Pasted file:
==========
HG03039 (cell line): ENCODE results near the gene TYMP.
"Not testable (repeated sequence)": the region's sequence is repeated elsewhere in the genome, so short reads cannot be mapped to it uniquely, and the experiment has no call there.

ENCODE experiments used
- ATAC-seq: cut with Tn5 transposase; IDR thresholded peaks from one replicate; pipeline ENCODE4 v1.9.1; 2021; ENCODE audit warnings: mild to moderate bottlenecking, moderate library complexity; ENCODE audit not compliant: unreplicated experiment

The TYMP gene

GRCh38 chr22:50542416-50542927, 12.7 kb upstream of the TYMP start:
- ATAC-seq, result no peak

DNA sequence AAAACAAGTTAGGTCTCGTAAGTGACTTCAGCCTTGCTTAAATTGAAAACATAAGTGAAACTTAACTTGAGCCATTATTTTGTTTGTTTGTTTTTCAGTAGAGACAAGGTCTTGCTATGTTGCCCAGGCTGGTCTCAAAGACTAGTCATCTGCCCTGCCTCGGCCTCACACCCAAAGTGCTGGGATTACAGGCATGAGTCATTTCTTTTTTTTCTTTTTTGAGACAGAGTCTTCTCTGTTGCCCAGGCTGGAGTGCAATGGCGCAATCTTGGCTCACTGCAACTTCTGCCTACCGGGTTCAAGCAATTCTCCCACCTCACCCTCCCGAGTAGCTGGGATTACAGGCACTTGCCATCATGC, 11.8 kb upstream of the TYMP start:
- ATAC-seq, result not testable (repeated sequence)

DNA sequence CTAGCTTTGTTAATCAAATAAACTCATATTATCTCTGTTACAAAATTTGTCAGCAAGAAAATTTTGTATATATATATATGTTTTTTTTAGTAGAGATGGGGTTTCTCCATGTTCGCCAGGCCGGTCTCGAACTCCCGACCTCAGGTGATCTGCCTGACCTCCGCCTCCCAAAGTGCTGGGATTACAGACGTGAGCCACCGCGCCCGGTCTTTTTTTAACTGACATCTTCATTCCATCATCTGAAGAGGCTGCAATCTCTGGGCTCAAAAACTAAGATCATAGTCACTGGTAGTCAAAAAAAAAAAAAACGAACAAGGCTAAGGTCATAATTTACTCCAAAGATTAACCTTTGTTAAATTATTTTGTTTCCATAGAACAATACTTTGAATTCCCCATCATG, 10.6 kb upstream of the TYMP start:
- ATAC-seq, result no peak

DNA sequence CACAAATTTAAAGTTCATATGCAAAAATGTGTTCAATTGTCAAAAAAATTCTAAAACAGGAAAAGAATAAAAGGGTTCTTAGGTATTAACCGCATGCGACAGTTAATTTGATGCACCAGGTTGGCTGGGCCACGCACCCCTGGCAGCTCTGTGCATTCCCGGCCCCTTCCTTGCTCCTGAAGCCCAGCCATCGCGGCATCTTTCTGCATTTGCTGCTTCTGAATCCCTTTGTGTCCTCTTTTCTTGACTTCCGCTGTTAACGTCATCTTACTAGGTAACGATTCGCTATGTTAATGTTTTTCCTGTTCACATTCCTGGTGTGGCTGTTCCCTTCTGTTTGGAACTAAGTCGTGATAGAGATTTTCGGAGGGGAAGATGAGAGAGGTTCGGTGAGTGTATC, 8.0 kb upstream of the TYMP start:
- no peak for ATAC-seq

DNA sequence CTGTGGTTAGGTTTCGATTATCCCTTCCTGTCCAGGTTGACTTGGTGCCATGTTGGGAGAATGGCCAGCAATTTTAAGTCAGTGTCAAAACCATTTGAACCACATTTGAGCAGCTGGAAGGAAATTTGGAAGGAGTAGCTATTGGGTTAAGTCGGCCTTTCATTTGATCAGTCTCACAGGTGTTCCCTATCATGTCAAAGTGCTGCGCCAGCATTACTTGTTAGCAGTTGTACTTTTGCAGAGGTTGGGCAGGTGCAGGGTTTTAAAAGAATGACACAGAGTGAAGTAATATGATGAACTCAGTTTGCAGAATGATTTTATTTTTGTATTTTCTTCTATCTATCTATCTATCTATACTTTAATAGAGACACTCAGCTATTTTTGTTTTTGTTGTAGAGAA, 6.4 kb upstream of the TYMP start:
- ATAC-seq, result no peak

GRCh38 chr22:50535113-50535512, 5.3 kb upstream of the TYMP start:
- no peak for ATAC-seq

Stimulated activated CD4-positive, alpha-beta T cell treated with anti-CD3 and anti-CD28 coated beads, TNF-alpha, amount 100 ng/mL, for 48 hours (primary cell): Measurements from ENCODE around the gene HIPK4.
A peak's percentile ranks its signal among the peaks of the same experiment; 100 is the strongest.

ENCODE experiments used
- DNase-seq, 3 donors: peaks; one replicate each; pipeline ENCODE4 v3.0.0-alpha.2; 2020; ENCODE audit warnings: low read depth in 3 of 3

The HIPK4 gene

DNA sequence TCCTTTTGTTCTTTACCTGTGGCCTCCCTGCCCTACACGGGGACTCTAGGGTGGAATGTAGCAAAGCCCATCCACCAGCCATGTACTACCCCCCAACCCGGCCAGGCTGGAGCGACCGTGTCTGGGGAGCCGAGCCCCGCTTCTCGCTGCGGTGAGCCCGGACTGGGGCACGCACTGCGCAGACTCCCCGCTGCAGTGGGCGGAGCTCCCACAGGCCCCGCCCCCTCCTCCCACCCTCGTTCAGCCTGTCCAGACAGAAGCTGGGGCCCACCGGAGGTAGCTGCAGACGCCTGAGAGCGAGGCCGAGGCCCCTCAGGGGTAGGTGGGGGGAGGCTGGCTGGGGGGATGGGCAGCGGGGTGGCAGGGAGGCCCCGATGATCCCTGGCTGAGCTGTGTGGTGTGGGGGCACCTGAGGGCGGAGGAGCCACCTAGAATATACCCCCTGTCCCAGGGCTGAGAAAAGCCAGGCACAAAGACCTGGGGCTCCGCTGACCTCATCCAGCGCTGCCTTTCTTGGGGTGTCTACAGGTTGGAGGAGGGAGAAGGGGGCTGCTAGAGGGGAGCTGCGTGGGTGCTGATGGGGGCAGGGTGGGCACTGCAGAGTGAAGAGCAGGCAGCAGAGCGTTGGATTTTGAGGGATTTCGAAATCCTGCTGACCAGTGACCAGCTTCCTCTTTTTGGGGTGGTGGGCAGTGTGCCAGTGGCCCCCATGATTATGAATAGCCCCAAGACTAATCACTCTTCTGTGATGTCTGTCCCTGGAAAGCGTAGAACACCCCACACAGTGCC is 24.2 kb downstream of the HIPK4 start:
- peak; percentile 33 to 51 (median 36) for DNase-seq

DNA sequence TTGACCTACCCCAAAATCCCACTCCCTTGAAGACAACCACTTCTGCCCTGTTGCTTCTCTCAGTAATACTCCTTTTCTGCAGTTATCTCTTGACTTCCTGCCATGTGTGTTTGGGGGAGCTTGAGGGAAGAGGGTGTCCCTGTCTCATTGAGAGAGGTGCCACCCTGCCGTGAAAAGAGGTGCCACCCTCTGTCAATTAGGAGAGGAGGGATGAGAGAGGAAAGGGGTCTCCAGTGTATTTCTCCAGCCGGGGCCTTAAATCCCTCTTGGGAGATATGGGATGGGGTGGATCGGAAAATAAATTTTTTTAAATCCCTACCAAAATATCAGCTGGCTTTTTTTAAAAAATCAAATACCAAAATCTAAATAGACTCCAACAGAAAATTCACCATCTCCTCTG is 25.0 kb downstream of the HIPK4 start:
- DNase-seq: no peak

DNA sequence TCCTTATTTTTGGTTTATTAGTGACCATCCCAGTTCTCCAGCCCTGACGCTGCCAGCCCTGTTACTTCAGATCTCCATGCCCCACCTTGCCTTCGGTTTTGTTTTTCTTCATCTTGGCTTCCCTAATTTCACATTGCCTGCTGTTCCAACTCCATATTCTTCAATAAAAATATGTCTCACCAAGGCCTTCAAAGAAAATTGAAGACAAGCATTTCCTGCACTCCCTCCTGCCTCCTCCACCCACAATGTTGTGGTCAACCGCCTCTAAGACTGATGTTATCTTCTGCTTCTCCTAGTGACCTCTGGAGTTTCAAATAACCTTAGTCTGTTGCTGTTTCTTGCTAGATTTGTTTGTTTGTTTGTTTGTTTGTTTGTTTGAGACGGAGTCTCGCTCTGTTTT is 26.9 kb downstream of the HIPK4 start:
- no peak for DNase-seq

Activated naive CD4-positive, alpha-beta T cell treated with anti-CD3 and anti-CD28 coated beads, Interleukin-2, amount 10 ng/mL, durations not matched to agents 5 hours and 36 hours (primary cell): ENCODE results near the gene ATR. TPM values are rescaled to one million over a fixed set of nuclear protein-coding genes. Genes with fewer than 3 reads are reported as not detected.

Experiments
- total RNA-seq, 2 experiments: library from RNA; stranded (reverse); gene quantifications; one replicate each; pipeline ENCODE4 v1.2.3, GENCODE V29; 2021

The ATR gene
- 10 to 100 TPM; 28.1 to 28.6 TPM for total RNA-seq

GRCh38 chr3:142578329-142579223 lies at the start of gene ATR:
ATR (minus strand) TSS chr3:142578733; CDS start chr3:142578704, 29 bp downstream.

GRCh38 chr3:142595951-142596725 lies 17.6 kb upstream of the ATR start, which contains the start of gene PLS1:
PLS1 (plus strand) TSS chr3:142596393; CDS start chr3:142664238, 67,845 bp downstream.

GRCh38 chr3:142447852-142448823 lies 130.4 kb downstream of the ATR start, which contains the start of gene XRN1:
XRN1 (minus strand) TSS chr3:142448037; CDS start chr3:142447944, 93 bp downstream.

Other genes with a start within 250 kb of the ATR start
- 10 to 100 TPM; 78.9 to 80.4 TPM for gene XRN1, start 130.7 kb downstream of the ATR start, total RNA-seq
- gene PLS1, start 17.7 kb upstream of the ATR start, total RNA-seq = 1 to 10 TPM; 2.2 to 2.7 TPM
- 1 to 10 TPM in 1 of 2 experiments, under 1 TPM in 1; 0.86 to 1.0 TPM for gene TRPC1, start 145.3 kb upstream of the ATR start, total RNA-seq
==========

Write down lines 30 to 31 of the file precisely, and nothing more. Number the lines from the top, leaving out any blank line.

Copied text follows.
Experiments
- total RNA-seq, 2 experiments: library from RNA; stranded (reverse); gene quantifications; one replicate each; pipeline ENCODE4 v1.2.3, GENCODE V29; 2021